We have a fantastic opportunity at the Parliamentary event to really make our case to central government and I'm sure that Rene and everyone else going will make the most of it. Please all continue to make your arguments here so they can be condensed down to perhaps three key messages for government that everyone at the event can repeat.
However, I think our case is more likely to be heard when our users speak for us. Perhaps we should use the launch of the ARA (UK and Ireland) to foment a public campaign targeted at public and private bodies to remind them of the value - social, economic and political that our collections hold.
I think the message that I would like to make - and please be warned everyone this is rather bleak!
We are passing out of a period which may be looked back on as the heyday of public services. When everyone has been sacked and there's no money left, the records created by this period represent a significant resource. They contain the knowledge of the organisation at its highest peak and will help to get organisations through their lowest if they are kept, managed and made accessible in a strategic, directed and holistic fashion.
Where services are facing outsourcing I think the message we need to get over is that
storage companies profit comes from increasing inefficiency and ignorance (i.e. more file requests, returned boxes etc) whereas an in house model's profit comes from the shared vision of continuous improvement. In house records management services are most efficient when the people using them know what they're doing and why.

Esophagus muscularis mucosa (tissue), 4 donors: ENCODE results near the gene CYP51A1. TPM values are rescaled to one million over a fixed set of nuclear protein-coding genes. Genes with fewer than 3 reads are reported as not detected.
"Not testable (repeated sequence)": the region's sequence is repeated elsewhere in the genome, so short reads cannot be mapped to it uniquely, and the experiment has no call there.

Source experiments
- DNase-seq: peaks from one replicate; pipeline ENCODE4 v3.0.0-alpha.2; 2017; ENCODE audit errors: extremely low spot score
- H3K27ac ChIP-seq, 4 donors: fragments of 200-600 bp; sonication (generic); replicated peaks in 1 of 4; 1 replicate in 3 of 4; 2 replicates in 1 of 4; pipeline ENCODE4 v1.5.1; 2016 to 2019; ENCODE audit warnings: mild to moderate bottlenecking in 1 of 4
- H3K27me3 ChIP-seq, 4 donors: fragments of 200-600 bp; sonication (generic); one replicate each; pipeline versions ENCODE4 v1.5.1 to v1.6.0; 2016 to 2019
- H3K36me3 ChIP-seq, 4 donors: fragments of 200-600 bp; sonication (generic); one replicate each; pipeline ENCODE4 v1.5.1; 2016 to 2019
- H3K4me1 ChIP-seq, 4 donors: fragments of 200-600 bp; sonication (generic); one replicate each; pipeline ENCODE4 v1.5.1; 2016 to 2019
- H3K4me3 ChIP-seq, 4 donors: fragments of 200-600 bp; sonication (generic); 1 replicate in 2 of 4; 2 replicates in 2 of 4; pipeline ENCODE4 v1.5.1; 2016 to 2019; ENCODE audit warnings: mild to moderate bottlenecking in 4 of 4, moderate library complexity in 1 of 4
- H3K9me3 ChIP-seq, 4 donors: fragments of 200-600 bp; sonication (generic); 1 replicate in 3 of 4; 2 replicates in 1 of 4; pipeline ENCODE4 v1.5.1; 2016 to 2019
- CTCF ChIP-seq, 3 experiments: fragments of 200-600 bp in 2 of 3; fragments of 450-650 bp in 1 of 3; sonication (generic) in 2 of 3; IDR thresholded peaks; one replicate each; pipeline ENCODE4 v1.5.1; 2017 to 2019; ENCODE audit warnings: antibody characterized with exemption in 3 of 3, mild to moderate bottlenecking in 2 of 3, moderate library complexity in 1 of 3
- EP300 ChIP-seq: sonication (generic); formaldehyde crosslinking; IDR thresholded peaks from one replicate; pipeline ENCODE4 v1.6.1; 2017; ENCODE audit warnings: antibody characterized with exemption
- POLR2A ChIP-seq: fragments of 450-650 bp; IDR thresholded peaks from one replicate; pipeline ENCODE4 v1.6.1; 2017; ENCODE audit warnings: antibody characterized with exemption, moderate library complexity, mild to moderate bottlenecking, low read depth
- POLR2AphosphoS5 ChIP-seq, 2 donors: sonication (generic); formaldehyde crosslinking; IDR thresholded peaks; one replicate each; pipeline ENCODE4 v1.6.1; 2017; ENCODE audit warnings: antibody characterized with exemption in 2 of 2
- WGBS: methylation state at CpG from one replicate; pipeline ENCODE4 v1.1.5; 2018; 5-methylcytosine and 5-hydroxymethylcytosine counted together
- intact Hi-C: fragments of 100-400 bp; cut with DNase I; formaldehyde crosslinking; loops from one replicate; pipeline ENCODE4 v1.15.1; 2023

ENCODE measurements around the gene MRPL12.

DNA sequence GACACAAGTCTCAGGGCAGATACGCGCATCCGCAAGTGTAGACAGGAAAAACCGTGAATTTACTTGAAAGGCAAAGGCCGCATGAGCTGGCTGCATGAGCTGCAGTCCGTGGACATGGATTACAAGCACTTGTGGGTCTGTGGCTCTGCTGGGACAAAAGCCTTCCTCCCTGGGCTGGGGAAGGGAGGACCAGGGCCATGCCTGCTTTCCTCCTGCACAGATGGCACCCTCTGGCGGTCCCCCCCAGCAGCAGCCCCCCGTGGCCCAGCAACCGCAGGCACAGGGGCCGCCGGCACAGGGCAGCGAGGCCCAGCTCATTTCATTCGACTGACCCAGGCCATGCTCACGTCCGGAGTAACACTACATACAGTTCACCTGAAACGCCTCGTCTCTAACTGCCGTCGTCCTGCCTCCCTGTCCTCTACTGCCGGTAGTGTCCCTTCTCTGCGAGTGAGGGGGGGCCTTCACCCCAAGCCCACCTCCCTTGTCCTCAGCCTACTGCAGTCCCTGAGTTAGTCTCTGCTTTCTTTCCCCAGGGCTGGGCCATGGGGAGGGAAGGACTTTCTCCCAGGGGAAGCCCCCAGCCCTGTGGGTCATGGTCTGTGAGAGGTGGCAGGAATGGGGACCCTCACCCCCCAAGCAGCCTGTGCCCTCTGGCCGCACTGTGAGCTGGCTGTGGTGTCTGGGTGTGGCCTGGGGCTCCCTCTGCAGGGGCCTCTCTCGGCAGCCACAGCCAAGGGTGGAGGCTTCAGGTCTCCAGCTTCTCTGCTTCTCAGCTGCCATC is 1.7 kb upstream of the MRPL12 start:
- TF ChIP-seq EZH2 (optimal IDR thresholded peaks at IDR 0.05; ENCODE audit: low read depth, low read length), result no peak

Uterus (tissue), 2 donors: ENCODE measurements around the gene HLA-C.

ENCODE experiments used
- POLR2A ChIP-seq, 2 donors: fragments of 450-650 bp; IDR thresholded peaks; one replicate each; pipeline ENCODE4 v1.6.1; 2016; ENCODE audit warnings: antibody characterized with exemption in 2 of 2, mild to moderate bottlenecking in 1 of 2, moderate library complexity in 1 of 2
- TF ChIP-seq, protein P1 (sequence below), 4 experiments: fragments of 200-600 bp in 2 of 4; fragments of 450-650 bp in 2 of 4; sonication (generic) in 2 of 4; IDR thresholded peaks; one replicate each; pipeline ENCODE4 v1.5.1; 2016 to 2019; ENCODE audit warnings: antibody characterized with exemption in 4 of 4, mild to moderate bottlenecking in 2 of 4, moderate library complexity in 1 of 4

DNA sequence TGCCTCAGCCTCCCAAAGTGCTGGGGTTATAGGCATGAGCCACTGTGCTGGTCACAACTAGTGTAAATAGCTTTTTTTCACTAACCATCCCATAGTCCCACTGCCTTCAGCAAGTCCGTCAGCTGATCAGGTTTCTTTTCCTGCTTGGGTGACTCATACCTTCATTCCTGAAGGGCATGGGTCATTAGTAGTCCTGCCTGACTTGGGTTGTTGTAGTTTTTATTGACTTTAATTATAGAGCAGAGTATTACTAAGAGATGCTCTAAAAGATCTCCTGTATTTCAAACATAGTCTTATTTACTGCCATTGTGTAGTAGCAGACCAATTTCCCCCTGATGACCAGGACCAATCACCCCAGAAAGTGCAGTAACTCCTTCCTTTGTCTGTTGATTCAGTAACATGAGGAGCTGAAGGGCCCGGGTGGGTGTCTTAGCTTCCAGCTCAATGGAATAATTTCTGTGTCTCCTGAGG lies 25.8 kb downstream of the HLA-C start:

I think we ought to seize on Freedom of Information as the closest thing we have (at least in the public sector) to archival legislation. It supports all the functions of our service and justifies them continuing. In fact - and I would value the debate here so we can get very clear about our arguments - I believe that councils would have to invent archive services to meet FOI if they didn't exist already and some are doing that because they don't know they have them already.
In terms of the reuse of public information agenda archivists and records managers have the skillset to implement this effectively. What is selection other than seeing the potential for information to be used for future research
Finally - as archivists and records managers we have the oversight of our whole organisation. We see it as a whole and probably have as much understanding of the way it functions and could improve itself as most CEOs. We've always let records speak for themselves and that as far as research is concerned is how it should continue - however - it is not an excuse for ducking the significant contribution archivists could make to supporting this terrifying process.
Whilst I'm on this and to include conservators in this debate - it's probably getting to a point where we can't afford air conditioning so if we switch off the plant what can we do to be more sustainable.
Archivists and recordkeepers of the world unite! Throw off your brass chains.
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